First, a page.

Shamisen Dedication at Lake Batur (Indonesia)

[Shamisen dedication performance at Lake Batur] 2012.11.15

This crescent-shaped caldera lake is located at the foot of the sacred mountain Batur. The view here is usually seen from the driveway on the outer rim of the mountain.

We also ate a not-so-great buffet with many tourists at a restaurant with a terrace with a great view.

Most of the time, after taking a picture with the mountains and lake in the background, people head straight back up the driveway.

But we came here for the dedication performance. We told the local driver, who could speak English a little, that we were looking for a place with greenery, few people, and good air flow… We told him we were looking for such a place to play the shamisen (Japanese traditional guitar). As I was looking for a suitable place to play the shamisen, some local young man asked us if we would like to board their boat. There were no tourists in the area. I decided to go with my instincts and go with the flow and ask to be taken on the boat.

We drove behind the motorcycles of a group of young men with a rather bunker-like appearance. We drove quite a bit.

“It would be great if we could play a dedication in the middle of the lake.”

As if sensing my mixed feelings of anxiety, THEO mutters.

I saw a boat with a thatched roof. “Is that it?” He replied, “Yes.” A life jacket was given to us. I looked closely and saw a pool of water in the bottom of the boat. “Is it safe with water in it?” I asked him. He said “it was because it had rained yesterday”. I nodded my head and said yes, algae is obviously growing, but… and I was ready to go. It’s more like a rowboat than a boat. Slowly moving away from the shore.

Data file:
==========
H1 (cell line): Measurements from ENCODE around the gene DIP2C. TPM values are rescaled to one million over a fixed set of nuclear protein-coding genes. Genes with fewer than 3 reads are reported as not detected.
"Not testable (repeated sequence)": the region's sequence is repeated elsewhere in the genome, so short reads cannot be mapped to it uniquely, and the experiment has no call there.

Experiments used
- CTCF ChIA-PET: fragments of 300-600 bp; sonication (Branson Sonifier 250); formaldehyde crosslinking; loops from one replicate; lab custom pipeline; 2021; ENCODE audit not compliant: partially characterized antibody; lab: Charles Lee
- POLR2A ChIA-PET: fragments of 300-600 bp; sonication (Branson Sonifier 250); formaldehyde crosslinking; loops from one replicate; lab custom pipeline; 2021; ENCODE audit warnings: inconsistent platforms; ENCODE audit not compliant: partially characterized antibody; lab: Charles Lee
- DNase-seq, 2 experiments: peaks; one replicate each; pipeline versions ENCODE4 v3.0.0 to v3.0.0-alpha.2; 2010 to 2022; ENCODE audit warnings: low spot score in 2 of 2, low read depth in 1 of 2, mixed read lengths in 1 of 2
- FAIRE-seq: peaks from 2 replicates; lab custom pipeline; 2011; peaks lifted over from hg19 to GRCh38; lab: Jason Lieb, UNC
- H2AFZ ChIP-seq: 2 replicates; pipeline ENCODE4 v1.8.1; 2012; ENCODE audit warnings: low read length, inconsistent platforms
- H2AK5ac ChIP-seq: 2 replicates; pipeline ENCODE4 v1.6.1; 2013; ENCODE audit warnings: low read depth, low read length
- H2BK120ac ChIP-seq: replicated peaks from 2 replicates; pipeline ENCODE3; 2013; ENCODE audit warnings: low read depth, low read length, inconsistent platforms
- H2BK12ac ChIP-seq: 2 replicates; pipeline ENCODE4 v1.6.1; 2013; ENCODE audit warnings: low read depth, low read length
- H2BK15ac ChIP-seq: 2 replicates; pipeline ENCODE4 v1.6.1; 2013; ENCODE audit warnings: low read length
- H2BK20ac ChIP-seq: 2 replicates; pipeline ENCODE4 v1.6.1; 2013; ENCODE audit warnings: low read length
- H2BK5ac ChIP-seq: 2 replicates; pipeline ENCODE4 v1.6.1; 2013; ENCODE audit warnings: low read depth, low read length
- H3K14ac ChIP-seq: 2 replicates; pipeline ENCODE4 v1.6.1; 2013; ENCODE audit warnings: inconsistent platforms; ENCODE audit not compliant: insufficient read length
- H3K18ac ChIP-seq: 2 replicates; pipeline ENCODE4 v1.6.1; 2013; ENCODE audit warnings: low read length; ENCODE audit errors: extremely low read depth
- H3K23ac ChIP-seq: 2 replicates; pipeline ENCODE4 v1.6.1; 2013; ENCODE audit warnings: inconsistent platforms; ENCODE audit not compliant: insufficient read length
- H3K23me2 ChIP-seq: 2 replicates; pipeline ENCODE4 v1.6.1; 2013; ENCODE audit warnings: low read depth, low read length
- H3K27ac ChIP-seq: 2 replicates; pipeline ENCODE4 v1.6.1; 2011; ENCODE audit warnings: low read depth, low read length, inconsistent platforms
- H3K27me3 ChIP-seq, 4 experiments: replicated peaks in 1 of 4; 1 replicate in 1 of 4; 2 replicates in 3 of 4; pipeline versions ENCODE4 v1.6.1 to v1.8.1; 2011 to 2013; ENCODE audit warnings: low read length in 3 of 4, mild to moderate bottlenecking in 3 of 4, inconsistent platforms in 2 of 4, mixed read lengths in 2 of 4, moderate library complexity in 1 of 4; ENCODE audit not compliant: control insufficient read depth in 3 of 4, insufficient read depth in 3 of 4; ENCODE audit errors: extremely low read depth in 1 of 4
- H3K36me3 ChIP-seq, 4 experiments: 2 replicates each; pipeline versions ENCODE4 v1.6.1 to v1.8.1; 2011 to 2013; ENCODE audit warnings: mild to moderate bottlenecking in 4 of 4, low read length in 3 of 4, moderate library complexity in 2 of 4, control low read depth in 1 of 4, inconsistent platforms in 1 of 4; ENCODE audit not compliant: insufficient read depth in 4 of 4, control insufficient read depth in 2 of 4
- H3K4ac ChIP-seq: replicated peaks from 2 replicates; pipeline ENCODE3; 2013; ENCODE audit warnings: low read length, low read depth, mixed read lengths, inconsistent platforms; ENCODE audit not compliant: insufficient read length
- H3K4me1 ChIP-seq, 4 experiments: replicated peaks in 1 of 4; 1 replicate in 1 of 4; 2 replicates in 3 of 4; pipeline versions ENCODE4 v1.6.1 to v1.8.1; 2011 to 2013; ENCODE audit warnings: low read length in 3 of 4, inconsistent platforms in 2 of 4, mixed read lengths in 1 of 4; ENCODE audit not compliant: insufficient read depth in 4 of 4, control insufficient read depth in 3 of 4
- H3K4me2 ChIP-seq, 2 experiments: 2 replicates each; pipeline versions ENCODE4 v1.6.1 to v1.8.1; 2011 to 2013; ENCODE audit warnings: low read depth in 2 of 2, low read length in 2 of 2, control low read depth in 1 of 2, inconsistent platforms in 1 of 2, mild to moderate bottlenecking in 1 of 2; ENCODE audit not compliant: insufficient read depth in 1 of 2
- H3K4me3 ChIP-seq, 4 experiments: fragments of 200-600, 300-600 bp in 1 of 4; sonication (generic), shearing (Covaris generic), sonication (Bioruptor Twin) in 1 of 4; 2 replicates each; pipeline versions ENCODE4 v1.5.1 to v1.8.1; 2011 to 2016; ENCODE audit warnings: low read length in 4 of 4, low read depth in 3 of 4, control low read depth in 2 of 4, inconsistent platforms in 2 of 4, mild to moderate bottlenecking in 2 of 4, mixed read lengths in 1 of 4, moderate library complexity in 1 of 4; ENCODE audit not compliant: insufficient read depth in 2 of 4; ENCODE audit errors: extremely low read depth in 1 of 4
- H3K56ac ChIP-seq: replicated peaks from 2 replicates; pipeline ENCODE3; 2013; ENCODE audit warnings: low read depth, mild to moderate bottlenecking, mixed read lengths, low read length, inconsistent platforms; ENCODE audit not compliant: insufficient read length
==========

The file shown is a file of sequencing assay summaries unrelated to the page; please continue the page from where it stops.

There and then, THEO began to play the shamisen. The young people in the car hooted and hastily began recording, smiling innocently.

We paddled for about half an hour. I arrived at another shore. In broken English, he pointed to a place and said we could go and see it. I saw what looked like a gate, so THEO and I went there. There were two skulls at the gate, one on each side. We went in the back and saw many more skulls…

This was a village called Trunyan, famous for wind burial. It is a village inhabited by indigenous people known as Bali Aga. It is a village that preserves the culture of the 11th century before the arrival of Hinduism in Bali, and even today, strict commandments and traditional culture are still observed. Women are not allowed to marry men outside the village. After visiting there, I felt I understood why even long-time Bali residents I met there stay away from this village.

They say a special place is chosen for the wind burial. The wind blew well and there was no smell at all.

Next thing I knew, THEO had started a gamelan/shamisen session with local youths. Music transcends culture and language.

With uplifted spirits, we left the tomb of wind burial and boarded the boat. Once again, the sound of the shamisen echoed across the lake.

A pleasant breeze blew as if gliding across a calm, calm lake.

【バトゥール湖にて、三味線奉納演奏】 2012.11.15




でも、私たちがここに来たのは奉納演奏のため。緑が多く、人が少なく、気の流れの良い場所…カタコトの英語を話せる現地ドライバーさんに、三味線-Japanese traditional guitar を弾くためにそんな場所を探していると伝え、不思議な顔をされながらもそれに相応しい場所を探していると、地元の若者たちが船に乗らないかと声をかけてきた。辺りに観光客の姿はない。直感と流れに任せて、船に乗せてもらうことにした。




茅葺き屋根の舟が見えた。「あれか?」「そうだ」という返答。ライフジャケットが渡される。よく見ると舟底には水が溜まっている。「水が入ってるけど大丈夫?」私が問うと、昨日雨が降ったからと言う。明らかに藻が生えているのだが、そうか と頷いて見せ、覚悟を決めた。






気がつくと、THEOが地元の若者たちとガムラン・ 三味線セッションを始めていた。音楽は文化も言葉も超える。


しずかなしずかな湖を、滑るように、心地よい風が ひゅうっと、吹いた。